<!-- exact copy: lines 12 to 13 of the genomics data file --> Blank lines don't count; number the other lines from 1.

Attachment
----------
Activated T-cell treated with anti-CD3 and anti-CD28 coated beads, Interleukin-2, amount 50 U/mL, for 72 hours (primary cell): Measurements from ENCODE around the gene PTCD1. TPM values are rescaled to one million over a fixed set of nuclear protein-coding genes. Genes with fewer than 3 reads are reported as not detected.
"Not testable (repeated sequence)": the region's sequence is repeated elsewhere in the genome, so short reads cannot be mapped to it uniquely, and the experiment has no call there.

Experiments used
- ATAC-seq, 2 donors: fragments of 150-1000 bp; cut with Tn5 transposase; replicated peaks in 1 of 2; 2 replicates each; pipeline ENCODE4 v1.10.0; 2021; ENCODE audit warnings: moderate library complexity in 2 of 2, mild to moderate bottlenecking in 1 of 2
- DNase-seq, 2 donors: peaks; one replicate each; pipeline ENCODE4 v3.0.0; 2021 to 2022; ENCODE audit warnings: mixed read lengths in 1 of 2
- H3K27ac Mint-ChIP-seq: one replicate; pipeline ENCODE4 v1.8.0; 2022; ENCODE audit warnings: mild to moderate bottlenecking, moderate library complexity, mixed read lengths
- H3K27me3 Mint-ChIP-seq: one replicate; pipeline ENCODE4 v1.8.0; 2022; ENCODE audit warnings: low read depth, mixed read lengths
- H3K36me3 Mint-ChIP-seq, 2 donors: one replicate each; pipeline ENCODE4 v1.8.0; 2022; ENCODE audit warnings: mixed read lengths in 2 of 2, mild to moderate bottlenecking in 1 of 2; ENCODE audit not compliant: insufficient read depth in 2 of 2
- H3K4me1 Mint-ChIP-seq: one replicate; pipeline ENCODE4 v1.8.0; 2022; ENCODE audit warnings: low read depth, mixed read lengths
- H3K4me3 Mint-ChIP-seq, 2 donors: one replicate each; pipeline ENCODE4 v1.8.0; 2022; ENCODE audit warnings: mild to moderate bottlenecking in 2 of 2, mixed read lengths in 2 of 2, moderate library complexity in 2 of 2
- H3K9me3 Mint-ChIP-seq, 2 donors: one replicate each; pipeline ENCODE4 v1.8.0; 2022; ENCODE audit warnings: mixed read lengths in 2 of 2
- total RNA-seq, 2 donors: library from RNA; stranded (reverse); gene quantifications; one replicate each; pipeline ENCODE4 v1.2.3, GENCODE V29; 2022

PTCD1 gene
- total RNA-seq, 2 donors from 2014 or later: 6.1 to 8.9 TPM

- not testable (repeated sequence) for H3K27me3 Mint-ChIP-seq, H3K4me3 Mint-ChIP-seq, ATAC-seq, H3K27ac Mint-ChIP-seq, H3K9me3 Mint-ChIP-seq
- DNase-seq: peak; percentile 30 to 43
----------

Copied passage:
- total RNA-seq, 2 donors: library from RNA; stranded (reverse); gene quantifications; one replicate each; pipeline ENCODE4 v1.2.3, GENCODE V29; 2022

PTCD1 gene